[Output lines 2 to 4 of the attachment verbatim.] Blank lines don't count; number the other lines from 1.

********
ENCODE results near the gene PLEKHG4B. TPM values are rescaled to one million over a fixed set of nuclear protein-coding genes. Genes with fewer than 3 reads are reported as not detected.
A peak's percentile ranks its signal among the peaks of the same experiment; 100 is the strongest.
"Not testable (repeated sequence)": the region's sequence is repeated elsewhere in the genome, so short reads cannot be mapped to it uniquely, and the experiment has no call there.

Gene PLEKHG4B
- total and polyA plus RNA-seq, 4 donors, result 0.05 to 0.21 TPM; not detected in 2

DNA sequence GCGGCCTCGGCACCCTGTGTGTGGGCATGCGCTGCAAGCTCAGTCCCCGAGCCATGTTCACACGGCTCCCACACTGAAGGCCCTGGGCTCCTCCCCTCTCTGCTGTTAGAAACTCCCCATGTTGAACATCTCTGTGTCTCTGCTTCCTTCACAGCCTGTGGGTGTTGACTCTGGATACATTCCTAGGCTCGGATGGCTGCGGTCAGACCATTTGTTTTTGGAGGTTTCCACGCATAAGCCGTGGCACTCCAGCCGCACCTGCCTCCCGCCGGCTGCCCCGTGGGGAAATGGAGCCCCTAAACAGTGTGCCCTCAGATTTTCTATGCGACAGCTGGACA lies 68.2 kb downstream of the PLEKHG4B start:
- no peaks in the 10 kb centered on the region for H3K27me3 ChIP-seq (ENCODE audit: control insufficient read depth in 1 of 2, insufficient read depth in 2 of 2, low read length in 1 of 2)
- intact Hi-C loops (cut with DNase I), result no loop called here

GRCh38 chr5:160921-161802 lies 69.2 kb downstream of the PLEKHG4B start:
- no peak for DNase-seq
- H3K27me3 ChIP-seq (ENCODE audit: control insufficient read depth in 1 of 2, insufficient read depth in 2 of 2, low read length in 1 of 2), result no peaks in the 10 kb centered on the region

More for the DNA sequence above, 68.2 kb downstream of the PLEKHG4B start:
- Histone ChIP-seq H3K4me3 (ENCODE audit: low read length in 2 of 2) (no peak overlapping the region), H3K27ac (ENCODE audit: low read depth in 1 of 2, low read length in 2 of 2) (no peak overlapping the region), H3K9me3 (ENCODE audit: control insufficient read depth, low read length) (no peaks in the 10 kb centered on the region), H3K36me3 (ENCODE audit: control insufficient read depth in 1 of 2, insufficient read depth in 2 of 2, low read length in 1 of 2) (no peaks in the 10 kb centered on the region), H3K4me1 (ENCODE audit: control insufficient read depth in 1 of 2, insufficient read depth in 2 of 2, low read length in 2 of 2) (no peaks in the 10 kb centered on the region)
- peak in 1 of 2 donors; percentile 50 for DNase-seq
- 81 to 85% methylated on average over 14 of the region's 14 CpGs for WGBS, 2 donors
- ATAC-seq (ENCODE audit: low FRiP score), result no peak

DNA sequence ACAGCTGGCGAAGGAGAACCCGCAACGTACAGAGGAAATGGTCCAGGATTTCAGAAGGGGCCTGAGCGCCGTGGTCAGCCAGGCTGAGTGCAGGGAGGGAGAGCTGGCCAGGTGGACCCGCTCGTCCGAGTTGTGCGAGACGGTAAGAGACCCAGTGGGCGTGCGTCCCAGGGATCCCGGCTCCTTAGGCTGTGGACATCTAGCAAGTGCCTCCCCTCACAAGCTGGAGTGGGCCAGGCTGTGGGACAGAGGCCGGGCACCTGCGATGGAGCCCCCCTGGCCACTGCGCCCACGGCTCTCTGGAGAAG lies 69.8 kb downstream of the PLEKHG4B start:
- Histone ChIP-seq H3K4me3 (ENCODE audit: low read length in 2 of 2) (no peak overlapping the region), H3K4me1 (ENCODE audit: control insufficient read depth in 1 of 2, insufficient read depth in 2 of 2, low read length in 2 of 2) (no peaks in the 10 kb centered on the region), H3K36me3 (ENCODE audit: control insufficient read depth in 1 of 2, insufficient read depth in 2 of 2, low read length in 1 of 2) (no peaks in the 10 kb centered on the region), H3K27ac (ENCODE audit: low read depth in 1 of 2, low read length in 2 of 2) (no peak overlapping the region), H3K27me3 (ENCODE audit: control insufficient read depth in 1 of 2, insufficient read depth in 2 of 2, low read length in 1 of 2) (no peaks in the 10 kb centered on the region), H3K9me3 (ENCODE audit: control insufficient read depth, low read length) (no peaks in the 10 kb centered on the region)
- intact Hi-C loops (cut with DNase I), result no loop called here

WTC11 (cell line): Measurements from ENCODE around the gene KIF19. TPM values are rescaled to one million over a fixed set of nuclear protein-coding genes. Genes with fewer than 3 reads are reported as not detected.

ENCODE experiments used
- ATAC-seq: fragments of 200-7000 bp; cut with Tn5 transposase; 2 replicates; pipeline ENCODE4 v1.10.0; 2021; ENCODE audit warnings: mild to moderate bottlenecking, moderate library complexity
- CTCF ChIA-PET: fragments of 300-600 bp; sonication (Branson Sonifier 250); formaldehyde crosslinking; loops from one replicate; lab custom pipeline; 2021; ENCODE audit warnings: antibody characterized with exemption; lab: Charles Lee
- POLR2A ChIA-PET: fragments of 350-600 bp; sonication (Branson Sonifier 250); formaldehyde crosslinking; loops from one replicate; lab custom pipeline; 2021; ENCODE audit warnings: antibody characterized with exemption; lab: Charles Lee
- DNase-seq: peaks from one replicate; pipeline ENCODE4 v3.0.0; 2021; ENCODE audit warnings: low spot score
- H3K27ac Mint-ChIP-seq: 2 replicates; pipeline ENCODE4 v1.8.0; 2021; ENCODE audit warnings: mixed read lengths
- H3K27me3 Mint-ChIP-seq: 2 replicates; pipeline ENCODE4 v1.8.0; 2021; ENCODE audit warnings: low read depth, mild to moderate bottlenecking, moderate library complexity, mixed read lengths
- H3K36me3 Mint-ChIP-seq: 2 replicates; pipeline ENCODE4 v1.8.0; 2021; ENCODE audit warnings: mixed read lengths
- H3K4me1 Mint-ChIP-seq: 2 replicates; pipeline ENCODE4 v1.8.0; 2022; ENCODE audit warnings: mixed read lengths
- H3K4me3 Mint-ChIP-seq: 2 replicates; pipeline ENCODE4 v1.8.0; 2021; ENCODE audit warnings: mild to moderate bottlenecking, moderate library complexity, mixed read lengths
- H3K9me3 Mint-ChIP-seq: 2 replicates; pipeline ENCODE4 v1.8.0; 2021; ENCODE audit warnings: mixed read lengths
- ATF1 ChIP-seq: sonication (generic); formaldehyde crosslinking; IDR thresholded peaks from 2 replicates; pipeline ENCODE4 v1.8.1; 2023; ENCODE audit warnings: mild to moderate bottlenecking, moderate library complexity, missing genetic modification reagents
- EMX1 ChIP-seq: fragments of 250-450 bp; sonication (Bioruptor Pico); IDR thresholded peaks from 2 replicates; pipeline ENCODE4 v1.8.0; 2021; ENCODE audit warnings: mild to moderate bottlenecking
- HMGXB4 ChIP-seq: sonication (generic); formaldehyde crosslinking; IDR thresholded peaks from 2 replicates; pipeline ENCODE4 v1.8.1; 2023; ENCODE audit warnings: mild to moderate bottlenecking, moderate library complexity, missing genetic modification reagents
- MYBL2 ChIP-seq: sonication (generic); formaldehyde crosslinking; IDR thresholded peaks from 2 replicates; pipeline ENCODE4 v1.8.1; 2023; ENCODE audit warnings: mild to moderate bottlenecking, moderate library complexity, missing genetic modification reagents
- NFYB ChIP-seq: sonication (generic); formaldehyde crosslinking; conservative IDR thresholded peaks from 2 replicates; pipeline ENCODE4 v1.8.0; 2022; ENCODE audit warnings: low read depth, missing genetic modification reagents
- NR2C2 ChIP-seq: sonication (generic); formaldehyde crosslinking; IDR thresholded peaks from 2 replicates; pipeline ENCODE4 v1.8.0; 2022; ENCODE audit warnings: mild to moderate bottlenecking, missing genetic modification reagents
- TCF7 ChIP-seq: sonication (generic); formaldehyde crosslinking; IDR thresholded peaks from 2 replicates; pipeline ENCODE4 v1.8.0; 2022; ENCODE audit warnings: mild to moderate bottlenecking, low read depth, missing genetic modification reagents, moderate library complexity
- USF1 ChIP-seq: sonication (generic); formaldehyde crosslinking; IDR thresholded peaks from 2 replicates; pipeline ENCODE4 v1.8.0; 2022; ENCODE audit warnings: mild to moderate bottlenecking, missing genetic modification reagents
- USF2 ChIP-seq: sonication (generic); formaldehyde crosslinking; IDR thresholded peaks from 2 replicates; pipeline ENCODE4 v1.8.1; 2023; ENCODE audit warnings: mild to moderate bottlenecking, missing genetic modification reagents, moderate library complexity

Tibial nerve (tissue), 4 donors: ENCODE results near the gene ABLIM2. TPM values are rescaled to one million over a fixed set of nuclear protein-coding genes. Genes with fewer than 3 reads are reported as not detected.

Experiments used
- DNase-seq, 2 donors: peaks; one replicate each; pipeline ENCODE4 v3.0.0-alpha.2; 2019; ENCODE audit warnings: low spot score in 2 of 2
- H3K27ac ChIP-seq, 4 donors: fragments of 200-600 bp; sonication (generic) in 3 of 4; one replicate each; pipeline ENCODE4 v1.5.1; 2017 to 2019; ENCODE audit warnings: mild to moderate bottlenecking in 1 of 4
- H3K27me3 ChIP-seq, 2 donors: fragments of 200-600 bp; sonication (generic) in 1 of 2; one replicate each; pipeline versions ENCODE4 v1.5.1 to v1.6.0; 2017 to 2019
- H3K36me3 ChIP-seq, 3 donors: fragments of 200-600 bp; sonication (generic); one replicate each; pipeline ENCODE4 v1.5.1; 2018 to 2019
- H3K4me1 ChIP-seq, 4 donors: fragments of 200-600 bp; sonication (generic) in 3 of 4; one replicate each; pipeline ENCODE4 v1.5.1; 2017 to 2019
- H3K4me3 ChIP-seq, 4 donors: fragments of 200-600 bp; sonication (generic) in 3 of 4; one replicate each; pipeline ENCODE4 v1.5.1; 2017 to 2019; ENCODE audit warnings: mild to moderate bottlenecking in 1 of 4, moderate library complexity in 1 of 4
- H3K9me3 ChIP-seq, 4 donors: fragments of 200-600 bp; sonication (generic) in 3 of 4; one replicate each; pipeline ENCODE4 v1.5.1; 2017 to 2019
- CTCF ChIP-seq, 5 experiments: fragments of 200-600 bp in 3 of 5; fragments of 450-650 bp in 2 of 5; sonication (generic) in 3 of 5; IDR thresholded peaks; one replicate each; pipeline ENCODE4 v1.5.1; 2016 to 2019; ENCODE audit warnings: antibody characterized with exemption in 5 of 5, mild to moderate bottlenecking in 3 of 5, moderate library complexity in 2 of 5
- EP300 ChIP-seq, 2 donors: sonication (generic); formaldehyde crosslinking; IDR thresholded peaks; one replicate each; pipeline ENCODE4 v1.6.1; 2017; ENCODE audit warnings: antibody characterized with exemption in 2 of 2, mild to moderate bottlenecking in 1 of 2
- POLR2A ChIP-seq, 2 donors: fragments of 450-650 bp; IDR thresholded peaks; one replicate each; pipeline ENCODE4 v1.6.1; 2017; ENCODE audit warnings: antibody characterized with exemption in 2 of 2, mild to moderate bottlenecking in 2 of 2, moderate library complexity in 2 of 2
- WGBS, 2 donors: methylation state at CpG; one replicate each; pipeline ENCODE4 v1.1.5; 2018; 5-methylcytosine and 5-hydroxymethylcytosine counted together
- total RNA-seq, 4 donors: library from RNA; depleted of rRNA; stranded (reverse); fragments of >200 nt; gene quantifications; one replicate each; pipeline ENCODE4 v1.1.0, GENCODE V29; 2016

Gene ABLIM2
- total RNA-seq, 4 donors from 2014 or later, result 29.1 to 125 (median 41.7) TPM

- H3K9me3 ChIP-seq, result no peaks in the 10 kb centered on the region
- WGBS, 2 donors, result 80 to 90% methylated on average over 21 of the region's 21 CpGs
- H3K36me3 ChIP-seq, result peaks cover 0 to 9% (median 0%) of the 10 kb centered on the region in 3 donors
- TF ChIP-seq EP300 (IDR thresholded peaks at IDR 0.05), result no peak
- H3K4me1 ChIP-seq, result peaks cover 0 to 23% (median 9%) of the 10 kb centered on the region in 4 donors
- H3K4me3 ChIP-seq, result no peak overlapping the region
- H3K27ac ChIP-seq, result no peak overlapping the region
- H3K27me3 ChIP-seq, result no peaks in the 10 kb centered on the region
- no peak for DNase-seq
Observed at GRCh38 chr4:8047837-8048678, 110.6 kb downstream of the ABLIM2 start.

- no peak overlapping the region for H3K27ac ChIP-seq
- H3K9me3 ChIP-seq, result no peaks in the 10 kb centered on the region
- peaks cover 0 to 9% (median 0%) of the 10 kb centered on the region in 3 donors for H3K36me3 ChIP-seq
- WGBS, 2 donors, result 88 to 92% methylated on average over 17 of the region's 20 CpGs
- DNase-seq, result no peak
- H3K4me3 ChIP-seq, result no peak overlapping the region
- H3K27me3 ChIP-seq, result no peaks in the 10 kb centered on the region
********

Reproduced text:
A peak's percentile ranks its signal among the peaks of the same experiment; 100 is the strongest.
"Not testable (repeated sequence)": the region's sequence is repeated elsewhere in the genome, so short reads cannot be mapped to it uniquely, and the experiment has no call there.

Gene PLEKHG4B